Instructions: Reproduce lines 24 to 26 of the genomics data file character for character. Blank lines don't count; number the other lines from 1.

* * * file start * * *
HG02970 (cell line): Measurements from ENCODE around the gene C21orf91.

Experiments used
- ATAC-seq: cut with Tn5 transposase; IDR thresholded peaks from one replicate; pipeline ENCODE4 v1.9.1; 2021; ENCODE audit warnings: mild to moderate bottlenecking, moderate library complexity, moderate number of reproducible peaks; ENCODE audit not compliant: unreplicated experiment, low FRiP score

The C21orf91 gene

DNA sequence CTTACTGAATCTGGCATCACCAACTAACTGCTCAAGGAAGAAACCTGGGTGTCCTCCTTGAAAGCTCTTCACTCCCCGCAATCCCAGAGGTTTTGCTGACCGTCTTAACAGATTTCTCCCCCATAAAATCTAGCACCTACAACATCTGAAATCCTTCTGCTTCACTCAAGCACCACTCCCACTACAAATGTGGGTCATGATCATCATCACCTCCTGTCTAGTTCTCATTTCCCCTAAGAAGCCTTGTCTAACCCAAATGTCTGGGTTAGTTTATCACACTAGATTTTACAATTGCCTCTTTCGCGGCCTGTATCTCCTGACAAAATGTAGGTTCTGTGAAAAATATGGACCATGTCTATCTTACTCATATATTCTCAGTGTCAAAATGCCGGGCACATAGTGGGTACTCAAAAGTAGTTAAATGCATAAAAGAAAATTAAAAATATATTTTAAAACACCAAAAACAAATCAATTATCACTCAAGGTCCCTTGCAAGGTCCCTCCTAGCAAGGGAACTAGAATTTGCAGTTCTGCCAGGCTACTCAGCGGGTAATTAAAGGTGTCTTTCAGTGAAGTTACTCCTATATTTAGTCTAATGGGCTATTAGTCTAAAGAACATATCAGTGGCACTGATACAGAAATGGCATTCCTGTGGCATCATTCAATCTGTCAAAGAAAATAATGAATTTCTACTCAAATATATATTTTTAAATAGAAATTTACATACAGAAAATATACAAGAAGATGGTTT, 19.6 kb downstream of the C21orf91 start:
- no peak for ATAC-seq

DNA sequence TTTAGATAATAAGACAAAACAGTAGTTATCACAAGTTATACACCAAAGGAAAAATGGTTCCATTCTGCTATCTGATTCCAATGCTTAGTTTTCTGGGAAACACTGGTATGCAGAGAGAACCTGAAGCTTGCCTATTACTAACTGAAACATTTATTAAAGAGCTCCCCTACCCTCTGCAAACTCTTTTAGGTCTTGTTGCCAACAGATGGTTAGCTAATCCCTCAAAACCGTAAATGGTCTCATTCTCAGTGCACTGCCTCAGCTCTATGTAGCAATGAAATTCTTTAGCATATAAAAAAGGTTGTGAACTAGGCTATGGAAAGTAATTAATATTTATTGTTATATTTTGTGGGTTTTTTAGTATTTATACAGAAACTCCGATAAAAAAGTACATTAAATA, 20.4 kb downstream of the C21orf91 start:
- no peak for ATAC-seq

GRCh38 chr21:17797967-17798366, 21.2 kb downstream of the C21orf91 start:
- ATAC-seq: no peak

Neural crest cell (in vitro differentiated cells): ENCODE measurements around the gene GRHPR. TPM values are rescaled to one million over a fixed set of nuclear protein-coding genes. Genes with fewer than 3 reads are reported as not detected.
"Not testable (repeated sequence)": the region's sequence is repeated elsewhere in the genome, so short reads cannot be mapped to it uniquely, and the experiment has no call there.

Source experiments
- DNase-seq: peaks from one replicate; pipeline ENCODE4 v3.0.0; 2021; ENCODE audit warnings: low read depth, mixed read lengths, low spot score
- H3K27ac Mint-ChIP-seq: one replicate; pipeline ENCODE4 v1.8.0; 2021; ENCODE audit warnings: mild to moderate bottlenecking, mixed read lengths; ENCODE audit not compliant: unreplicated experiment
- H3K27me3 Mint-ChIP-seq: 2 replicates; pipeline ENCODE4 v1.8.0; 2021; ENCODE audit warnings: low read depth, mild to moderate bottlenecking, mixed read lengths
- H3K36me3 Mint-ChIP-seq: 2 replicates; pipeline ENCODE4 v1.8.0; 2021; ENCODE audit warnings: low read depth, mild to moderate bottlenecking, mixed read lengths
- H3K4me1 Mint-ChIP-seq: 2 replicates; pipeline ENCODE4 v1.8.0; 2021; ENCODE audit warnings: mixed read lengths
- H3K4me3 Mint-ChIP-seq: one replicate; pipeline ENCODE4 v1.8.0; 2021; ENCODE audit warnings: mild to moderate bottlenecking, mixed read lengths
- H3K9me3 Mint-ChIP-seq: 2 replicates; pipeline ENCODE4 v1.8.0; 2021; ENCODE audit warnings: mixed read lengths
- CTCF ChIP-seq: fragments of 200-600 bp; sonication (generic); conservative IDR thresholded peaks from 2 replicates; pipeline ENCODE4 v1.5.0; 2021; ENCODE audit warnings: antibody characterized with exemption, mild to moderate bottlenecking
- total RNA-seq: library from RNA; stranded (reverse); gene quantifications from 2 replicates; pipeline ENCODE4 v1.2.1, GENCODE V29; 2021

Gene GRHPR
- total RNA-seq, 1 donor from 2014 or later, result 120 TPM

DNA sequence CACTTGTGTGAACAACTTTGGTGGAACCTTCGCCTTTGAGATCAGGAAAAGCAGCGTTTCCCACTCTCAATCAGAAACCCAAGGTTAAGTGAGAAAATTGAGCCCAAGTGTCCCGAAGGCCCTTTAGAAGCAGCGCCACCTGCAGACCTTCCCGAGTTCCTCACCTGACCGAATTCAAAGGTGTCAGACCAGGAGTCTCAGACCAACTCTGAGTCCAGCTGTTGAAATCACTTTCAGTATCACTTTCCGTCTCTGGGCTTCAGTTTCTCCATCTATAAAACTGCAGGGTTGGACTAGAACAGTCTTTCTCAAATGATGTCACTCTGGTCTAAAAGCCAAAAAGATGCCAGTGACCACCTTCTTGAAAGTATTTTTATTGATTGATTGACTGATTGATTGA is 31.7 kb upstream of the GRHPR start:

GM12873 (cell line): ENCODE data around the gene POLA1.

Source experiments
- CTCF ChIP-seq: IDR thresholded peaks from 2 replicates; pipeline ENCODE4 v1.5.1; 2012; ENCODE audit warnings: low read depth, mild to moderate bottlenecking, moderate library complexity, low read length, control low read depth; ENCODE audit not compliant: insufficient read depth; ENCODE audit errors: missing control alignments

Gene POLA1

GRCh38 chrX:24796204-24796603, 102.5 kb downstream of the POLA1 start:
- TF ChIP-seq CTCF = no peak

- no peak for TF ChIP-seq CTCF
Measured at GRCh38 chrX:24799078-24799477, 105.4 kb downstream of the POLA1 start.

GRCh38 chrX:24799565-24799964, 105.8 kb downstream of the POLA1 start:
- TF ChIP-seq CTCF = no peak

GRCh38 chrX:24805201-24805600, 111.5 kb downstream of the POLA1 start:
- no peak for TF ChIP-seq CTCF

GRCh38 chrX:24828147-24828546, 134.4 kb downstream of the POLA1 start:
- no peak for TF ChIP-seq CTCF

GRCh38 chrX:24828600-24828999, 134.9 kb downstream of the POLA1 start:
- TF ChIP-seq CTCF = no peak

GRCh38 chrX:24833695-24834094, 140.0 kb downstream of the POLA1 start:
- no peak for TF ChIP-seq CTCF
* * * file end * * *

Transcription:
- total RNA-seq, 1 donor from 2014 or later, result 120 TPM

DNA sequence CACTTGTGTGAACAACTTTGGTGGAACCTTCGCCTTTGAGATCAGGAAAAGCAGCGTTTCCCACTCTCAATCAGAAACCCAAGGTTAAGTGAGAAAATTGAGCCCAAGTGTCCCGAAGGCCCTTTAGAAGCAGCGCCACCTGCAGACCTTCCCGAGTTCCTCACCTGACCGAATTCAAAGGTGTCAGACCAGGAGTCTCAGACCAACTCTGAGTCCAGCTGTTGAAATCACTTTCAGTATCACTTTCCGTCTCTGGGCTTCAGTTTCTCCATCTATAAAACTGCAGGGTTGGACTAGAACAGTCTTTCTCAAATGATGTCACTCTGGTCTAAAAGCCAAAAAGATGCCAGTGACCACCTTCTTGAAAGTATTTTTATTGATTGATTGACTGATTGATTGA is 31.7 kb upstream of the GRHPR start:

GM12873 (cell line): ENCODE data around the gene POLA1.